• 22 Jan 2018
      Moving away from the city to a country or coastal town and a slower-paced life is a frequent new-year resolution for South Africans, but thorough research should be done before you break free from the hustle and bustle, because making the wrong move could turn out to be a very expensive mistake, and even more stressful for you and your family than staying in the “big smoke”.
    • 22 Jan 2018
      Cape Town is home to many breathtaking and historic homes, but House Invermark designed in 1969 by South African architect Gilbert Colyn, with inspiration from two modernist icons: the Glass House by Phillip Johnson and Farnsworth House by Ludwig Mies van der Rohe is in a class of its own.
    • 22 Jan 2018
      2017 was a challenging year for the South African property market in general, despite small pockets of thriving activity in areas like the Western Cape. As we head into 2018, Tony Clarke, Managing Director of the Rawson Property Group, casts his eye forward to property trends and market influences that could make their impact felt in the New Year.
    • 19 Jan 2018
      Extending from Randfontein in the west to Roodepoort in the east and including the towns of Krugersdorp and Magaliesburg, the West Rand has a plethora of property available to residents who choose to make this unique area their home.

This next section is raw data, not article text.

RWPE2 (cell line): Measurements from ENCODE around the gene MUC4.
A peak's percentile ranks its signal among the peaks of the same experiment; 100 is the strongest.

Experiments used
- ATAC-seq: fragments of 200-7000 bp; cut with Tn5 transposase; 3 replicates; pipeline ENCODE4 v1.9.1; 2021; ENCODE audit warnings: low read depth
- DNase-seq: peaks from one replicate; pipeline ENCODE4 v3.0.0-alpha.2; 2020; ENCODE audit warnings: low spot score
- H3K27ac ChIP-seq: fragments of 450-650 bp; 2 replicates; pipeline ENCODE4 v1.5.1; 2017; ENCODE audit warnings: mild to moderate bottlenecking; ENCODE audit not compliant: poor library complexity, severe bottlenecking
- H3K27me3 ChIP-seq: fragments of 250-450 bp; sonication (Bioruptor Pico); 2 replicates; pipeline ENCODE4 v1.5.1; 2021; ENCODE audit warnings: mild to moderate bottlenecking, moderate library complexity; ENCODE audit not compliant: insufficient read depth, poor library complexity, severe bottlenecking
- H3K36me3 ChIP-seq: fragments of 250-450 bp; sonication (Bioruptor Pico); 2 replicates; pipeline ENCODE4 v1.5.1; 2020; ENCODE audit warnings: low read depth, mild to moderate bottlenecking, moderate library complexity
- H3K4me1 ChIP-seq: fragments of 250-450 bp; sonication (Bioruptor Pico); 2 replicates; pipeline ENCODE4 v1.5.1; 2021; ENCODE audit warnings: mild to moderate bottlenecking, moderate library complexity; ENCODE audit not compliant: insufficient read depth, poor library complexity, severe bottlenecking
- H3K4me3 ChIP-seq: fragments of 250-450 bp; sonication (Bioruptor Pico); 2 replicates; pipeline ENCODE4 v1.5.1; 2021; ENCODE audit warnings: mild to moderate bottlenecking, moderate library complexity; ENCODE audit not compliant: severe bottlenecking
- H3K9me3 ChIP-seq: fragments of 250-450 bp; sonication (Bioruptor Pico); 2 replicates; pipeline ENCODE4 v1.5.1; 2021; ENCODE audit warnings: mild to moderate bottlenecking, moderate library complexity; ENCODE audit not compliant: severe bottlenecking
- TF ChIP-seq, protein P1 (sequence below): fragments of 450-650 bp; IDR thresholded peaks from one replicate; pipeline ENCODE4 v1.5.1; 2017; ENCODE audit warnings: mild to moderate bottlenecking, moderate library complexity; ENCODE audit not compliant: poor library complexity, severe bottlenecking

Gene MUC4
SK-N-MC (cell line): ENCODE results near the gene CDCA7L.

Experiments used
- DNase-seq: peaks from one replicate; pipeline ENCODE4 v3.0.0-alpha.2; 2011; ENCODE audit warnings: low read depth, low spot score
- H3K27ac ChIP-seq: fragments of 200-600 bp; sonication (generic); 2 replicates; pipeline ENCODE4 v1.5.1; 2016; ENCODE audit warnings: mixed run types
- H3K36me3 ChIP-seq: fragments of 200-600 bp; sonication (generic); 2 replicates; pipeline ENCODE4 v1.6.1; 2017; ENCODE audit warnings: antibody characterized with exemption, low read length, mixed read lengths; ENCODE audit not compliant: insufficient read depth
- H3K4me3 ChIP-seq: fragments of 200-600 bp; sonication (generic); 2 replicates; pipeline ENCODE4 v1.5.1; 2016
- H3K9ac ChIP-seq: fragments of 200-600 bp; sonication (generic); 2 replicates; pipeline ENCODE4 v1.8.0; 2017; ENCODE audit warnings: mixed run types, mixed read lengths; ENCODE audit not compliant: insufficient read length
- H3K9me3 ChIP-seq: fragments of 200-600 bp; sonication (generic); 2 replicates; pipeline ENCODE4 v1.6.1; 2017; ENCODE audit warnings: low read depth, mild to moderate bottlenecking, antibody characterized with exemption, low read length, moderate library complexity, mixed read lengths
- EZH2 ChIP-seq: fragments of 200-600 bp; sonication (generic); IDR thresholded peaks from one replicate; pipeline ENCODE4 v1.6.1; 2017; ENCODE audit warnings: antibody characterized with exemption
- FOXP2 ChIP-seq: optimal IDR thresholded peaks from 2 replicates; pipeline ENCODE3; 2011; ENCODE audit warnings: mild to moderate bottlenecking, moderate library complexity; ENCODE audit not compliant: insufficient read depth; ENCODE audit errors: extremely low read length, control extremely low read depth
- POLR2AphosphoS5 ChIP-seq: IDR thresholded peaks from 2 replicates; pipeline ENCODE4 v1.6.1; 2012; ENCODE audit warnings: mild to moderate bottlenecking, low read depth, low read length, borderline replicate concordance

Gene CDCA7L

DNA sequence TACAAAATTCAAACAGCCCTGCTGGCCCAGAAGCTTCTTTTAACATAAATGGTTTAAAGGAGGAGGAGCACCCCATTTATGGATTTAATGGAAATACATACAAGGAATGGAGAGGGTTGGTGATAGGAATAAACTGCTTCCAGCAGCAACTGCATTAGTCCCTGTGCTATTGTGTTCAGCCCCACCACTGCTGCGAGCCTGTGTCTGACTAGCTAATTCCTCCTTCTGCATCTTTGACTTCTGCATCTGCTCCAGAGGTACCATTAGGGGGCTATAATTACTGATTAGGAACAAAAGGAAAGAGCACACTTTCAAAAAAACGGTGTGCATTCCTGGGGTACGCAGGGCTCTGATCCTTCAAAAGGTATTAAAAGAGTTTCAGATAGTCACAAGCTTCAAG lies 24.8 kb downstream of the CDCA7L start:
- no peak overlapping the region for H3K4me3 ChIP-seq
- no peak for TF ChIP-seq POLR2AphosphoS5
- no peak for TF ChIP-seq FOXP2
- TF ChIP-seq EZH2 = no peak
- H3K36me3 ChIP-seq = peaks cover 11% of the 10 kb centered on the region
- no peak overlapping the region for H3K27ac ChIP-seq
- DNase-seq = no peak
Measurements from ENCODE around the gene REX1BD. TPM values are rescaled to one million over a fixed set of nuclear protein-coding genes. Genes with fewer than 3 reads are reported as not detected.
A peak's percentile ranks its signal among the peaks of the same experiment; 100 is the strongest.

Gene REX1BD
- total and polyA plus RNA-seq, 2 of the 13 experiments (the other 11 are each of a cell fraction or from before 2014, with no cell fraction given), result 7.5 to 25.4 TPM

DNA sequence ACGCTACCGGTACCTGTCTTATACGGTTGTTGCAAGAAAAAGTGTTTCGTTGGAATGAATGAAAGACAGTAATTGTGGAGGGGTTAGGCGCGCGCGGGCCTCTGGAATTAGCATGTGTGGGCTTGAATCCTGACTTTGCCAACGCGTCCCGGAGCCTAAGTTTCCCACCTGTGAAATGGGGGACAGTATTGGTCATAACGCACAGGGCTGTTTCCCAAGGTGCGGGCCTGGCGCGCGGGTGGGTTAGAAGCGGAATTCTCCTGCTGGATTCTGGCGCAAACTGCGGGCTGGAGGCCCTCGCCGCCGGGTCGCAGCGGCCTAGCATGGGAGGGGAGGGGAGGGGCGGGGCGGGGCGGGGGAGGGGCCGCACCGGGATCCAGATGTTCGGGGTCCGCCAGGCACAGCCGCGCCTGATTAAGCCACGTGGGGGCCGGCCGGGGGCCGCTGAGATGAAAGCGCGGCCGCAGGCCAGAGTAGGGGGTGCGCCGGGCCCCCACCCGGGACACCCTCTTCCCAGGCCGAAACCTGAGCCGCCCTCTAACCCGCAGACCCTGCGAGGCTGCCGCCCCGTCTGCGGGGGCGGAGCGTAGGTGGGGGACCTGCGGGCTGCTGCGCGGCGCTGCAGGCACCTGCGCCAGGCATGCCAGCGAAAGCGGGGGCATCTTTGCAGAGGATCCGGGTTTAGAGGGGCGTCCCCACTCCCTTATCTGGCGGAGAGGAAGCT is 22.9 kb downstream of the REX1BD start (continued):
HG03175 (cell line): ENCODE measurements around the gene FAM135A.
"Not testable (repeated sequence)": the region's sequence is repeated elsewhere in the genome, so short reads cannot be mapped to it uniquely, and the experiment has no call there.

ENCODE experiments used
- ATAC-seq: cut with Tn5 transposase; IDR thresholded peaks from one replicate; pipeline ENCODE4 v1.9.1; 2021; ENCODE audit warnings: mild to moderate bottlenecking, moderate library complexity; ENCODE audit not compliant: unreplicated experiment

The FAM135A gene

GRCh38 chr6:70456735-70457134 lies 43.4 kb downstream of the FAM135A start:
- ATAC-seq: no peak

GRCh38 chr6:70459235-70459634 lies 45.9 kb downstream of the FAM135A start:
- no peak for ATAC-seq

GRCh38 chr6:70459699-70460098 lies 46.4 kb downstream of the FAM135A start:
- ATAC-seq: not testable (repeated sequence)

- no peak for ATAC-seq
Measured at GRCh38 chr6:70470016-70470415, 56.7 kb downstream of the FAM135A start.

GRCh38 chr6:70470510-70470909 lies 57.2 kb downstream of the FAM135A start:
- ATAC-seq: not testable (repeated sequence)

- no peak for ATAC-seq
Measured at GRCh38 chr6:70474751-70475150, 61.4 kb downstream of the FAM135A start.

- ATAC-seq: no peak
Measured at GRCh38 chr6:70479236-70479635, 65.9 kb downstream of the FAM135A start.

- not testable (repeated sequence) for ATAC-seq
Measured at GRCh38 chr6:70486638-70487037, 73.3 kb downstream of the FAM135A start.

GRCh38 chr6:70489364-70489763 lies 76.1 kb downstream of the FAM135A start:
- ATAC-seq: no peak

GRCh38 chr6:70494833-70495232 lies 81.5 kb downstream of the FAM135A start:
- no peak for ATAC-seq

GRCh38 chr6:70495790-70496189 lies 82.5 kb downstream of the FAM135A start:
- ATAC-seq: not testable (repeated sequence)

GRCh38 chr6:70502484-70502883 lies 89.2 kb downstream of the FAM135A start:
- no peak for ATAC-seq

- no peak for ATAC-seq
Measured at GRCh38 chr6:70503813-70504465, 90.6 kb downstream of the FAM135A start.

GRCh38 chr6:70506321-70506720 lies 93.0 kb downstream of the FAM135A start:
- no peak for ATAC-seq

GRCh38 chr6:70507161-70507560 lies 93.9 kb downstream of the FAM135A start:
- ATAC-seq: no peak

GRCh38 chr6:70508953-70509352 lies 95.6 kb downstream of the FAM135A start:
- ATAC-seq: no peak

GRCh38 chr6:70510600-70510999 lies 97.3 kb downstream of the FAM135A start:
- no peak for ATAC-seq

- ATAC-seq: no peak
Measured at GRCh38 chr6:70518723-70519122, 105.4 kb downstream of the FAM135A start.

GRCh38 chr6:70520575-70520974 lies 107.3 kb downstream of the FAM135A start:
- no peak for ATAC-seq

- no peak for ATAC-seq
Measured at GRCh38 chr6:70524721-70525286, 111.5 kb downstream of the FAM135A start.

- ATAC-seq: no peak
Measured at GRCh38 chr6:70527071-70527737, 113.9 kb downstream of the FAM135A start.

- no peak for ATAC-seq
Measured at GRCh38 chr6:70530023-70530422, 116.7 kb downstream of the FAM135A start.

• 19 Jan 2018
      When it comes to financial planning, doing the work to ensure you’re prepared for unexpected emergencies is just as important as ticking off your other goals and New Year’s resolutions. The beginning of the year is also the perfect time to review your various insurance policies.
    • 19 Jan 2018
      No surprises at the first Monetary Policy Committee of 2018, as Reserve Bank Governor, Lesetja Kganyago, announced that the interest rates would stay at their current levels.
    • 18 Jan 2018
      The Southern Suburbs make up some of the most popular residential areas in Cape Town, comprising charming groups of suburbs which lie to the south-east of the slopes of Table Mountain. It is seen as the city's most expensive residential neighbourhoods with a choice of various private schools, upmarket eateries, wine estates, beautiful homes and trendy apartments.
    Subscribe to the MyProperty Newsletter

    Last Name  
    Email Address  
    Email Frequency
    Share this Page

    For Sale Property
    Rental Property
    More Options
    Connect with us